How Ryan Murphy's 'Pose' Is Completely Changing The Game For Trans Actors, According To Star Hailie Sahar

FX/Pari Dukovic

For transgender actor Hailie Sahar, landing roles in Hollywood wasn't always a pleasant or easy experience. If she wasn't sexually harassed in the casting process, she was hired as the trans actor or the "other." Yet today, Sahar is starring on Ryan Murphy's new TV show Pose, a dance musical that spotlights NYC life and ball culture in the '80s. It's a series unlike anything the television landscape has ever seen — and, according to Sahar, it's making the interworking of Hollywood safer for trans actors.

"This is something new," says Sahar about Pose, speaking over the phone shortly before the show's June 3 premiere. "Things I've done before — Mr. Robot, Transparent — those were great experiences, [but] it was more so, I'm just here by myself... that one role of a transgender person."

Pose, however, has the largest cast of transgender actors ever on scripted TV; there are five as series regulars, including Sahar as Lulu, a mysterious and fashion-obsessed woman. For the actor, the importance of being among multiple trans actors in a major TV project — not to mention many trans crew members, as Sahar notes — can't be understated.

"Now, it feels more like we all earned the right to be here. It's not, 'Oh they're black, let's just put you on. Oh, they're Asian, let's just put you on,'" she explains. "No, it's a cast of phenomenal actresses and actors that are just great, living life transgender or not."

Sahar has always been passionate about acting, but in the past, getting roles meant having to overcome obstacles and discriminatory stereotypes. When people in the casting process found out she was transgender, they'd often make inappropriate gestures and ask for sexual favors. "The thing about being transgender, there's this stigma, this idea that they're over-sexualized people," Sahar explains.

Her personal struggles are reflected on-screen in Pose. "From the murders to families not accepting their children, abandonment... I can relate," the actor says. "I'm a preacher's kid... you can't even imagine what I had to go through to be who I am today."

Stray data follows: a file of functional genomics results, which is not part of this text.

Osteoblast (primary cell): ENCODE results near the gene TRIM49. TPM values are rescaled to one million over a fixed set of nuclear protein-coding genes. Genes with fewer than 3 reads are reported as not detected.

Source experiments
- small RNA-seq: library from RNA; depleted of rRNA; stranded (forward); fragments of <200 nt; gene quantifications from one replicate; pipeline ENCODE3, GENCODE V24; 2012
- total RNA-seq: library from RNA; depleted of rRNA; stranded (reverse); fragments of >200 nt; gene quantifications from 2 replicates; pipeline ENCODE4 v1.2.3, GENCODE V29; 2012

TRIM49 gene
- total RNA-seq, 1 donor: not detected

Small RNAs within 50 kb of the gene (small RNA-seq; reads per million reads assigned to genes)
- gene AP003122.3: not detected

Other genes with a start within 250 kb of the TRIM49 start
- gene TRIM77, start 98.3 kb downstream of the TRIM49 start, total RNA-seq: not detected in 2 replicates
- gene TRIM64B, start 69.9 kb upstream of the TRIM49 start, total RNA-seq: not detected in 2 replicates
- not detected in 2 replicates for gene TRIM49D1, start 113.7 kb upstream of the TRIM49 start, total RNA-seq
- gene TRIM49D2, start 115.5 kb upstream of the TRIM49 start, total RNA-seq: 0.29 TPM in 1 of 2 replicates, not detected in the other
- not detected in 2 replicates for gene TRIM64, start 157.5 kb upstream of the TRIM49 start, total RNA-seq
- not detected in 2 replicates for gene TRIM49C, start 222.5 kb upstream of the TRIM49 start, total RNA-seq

Now, Sahar says she feels a "sense of duty" as a trans role model to do right by others who may also be struggling. According to the actor, viewers from any walk of life can appreciate and feel moved by Pose due to its universal (and timely) message. "We get so caught up in the superficial things, the money, the fame, status," says Sahar. "But at the end of the day, all the stuff, all the fluff, all the politics, the bickering and back-and-forth, it really, really, really doesn't matter as far as what's the most important thing. The most important thing is love."

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And for Sahar, getting to live out her childhood dreams with Pose is a reason to feel grateful and celebrate. "No matter what my gender, color is, inside me is the girl who wants to be an actress just like any other girl," she says. "Like anyone who has a dream. I've always played in my mom's clothes and wanted to be just like my mom."

When it airs on FX, Pose will undoubtedly bring people of all kinds together. No matter their backgrounds or experiences, everyone feels pain and everyone feels joy, and the show gets into the heart of that truth. "Once we leave this earth, that's it. All that matters is loving each other," says Sahar. "[Viewers] can identify with that in their hearts. That's what I hope."

Despite their differences, most people really just want the same thing — and Pose makes that crystal clear.